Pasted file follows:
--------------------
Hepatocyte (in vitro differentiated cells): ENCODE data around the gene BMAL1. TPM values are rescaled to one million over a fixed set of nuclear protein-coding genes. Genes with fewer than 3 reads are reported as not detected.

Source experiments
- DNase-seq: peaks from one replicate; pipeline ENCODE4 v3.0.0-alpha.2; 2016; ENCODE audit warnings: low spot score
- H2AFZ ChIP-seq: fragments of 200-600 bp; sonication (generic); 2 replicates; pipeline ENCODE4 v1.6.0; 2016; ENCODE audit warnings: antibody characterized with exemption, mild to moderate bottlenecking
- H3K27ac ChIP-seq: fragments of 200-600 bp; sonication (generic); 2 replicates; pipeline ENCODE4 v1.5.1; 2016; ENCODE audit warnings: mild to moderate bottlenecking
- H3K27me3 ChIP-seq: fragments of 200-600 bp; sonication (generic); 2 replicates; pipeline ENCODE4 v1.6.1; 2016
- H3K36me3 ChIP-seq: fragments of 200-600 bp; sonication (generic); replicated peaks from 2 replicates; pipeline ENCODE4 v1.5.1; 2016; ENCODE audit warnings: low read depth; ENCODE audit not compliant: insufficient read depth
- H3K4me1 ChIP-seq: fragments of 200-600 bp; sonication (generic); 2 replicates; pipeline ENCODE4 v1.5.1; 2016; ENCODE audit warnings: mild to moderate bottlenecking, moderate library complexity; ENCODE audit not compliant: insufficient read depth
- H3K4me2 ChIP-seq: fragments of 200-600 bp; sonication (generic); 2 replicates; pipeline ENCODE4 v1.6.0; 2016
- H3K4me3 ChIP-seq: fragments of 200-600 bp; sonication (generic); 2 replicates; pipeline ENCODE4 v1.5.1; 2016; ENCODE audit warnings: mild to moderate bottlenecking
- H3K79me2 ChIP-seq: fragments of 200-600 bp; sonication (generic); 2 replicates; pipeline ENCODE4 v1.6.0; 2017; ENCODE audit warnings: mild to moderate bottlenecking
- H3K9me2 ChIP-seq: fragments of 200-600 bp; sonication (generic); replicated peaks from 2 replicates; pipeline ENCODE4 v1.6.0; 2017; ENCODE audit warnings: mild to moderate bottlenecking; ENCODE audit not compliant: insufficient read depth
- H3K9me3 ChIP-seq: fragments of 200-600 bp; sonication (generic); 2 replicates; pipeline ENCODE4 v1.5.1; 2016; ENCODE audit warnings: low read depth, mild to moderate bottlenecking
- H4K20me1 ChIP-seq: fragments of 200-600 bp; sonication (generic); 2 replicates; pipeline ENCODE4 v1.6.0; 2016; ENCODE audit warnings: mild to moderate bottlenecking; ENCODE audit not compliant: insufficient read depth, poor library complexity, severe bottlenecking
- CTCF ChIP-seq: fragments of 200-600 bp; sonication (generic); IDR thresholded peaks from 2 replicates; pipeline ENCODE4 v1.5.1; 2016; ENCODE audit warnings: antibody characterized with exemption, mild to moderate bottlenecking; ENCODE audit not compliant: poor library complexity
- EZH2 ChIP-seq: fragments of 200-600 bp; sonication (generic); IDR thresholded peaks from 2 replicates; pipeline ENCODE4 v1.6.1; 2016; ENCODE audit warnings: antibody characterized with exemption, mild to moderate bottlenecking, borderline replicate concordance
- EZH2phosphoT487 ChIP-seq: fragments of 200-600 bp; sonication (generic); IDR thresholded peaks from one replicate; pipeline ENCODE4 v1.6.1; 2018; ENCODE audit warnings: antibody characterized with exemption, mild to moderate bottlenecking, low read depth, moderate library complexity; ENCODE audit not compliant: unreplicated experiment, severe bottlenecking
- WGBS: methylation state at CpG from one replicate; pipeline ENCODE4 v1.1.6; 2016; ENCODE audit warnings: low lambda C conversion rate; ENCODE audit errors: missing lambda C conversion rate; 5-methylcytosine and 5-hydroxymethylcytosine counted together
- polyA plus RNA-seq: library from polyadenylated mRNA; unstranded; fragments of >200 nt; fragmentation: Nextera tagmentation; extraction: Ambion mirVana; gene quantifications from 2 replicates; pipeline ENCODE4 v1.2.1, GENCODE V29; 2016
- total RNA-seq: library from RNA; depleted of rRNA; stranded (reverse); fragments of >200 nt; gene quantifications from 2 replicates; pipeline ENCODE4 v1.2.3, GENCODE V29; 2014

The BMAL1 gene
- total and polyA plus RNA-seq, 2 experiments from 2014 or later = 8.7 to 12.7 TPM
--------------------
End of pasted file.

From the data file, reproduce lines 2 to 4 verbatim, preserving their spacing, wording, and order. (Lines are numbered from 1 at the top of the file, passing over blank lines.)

Source experiments
- DNase-seq: peaks from one replicate; pipeline ENCODE4 v3.0.0-alpha.2; 2016; ENCODE audit warnings: low spot score
- H2AFZ ChIP-seq: fragments of 200-600 bp; sonication (generic); 2 replicates; pipeline ENCODE4 v1.6.0; 2016; ENCODE audit warnings: antibody characterized with exemption, mild to moderate bottlenecking